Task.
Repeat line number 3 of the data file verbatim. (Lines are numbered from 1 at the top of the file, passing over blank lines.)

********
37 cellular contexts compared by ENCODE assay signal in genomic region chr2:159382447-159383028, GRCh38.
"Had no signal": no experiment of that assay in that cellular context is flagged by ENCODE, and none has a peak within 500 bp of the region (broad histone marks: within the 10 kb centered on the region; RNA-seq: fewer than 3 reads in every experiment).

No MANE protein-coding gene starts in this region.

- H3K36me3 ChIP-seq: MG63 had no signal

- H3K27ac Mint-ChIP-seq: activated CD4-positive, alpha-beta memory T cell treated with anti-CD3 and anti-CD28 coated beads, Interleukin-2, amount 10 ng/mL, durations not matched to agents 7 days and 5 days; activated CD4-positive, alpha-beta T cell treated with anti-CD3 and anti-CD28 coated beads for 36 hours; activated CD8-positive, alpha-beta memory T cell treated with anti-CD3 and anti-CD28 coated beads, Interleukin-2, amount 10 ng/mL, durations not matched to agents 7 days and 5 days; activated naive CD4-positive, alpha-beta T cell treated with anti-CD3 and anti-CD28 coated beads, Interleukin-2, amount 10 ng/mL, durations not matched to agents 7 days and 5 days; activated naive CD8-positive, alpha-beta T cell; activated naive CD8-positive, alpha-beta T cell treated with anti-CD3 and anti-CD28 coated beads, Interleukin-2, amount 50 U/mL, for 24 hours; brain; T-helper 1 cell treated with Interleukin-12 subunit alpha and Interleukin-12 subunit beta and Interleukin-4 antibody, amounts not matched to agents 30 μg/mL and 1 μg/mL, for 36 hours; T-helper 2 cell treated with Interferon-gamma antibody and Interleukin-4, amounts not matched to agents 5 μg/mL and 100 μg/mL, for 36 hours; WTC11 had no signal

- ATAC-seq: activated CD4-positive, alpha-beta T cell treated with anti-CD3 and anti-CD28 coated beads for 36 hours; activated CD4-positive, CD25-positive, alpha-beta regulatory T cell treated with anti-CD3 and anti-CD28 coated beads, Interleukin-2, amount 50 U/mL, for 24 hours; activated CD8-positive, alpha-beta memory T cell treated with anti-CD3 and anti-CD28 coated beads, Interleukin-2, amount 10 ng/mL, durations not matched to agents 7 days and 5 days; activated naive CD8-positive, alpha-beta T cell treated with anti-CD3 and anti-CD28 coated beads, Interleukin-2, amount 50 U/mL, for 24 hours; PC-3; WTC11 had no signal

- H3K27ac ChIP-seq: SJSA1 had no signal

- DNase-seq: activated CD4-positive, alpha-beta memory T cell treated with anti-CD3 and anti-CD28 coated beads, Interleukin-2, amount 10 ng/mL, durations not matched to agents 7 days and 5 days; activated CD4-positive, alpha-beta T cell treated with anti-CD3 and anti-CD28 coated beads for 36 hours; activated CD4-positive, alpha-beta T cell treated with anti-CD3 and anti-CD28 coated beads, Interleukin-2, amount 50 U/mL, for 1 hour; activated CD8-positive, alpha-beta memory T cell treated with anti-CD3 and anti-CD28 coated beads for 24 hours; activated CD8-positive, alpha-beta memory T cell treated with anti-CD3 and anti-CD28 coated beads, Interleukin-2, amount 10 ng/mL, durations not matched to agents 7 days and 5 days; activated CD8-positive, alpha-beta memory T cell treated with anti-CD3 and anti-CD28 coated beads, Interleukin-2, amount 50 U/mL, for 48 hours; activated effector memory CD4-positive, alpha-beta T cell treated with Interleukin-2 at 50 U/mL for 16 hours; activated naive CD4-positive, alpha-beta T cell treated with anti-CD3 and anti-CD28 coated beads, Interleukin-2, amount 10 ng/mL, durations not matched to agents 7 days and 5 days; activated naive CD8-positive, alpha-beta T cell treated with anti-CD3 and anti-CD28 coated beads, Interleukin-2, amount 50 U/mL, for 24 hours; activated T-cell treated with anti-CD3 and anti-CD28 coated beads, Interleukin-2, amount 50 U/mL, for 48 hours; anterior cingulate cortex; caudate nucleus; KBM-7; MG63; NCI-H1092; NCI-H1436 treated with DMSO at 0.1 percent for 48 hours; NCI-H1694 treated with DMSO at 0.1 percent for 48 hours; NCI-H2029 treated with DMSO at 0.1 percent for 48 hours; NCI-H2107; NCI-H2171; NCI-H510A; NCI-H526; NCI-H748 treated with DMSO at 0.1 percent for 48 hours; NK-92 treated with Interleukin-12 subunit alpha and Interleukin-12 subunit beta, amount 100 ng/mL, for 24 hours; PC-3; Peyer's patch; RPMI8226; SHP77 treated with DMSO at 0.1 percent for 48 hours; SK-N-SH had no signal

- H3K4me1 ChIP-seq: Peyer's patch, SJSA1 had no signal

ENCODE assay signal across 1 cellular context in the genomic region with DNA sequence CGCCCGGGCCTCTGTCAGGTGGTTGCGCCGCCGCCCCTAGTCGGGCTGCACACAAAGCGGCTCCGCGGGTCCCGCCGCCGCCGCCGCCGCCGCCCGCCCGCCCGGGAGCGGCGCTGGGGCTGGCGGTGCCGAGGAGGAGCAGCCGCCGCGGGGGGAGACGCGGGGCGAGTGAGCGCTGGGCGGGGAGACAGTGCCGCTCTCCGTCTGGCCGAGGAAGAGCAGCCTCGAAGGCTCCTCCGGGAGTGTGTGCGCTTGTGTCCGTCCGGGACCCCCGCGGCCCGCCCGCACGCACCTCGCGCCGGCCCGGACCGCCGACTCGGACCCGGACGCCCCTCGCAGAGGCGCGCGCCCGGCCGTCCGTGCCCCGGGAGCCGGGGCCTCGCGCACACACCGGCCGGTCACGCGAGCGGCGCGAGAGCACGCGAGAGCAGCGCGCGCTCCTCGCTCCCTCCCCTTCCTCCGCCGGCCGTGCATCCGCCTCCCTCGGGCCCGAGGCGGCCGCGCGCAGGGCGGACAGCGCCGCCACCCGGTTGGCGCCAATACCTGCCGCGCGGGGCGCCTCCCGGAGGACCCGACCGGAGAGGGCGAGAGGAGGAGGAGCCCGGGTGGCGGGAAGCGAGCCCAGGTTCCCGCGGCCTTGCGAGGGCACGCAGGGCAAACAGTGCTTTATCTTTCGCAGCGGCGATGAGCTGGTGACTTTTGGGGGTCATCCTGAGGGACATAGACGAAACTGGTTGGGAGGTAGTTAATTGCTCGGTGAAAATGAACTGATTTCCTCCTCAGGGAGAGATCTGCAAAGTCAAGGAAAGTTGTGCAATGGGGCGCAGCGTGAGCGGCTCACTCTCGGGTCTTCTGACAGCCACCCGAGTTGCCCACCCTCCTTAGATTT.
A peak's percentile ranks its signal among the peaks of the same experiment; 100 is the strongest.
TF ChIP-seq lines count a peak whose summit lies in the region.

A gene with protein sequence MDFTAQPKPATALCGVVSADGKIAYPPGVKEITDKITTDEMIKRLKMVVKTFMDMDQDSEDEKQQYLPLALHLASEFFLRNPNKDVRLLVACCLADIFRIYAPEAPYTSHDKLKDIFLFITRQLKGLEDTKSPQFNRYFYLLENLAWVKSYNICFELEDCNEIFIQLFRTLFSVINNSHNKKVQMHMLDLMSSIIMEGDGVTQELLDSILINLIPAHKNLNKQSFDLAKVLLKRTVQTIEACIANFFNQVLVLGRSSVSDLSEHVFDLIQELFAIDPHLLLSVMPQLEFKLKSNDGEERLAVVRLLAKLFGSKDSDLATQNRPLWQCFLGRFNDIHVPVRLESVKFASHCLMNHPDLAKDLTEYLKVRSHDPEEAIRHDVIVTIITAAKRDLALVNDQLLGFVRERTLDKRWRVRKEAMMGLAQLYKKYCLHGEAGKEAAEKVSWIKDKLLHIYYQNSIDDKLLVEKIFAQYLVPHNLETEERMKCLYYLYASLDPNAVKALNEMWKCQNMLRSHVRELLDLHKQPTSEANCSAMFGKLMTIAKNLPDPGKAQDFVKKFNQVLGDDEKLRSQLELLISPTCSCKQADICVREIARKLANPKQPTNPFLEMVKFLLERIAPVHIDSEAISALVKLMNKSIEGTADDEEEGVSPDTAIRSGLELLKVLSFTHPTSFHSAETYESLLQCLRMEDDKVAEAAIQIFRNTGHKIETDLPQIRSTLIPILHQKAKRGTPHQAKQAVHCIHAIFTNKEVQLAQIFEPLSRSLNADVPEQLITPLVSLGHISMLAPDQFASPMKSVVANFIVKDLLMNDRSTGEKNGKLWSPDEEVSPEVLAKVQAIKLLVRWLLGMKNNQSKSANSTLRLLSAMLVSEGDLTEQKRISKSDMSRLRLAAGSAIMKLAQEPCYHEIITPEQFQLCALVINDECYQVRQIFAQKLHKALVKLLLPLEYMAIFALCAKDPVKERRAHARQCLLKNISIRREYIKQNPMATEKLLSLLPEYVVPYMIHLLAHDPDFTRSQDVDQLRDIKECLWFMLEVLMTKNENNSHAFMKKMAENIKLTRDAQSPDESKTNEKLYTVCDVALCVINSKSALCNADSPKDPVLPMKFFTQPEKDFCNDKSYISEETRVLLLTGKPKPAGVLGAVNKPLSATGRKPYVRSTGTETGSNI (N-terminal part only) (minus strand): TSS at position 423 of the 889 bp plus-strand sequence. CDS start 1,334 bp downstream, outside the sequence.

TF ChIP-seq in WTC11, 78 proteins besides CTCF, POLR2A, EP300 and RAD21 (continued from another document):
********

No MANE protein-coding gene starts in this region.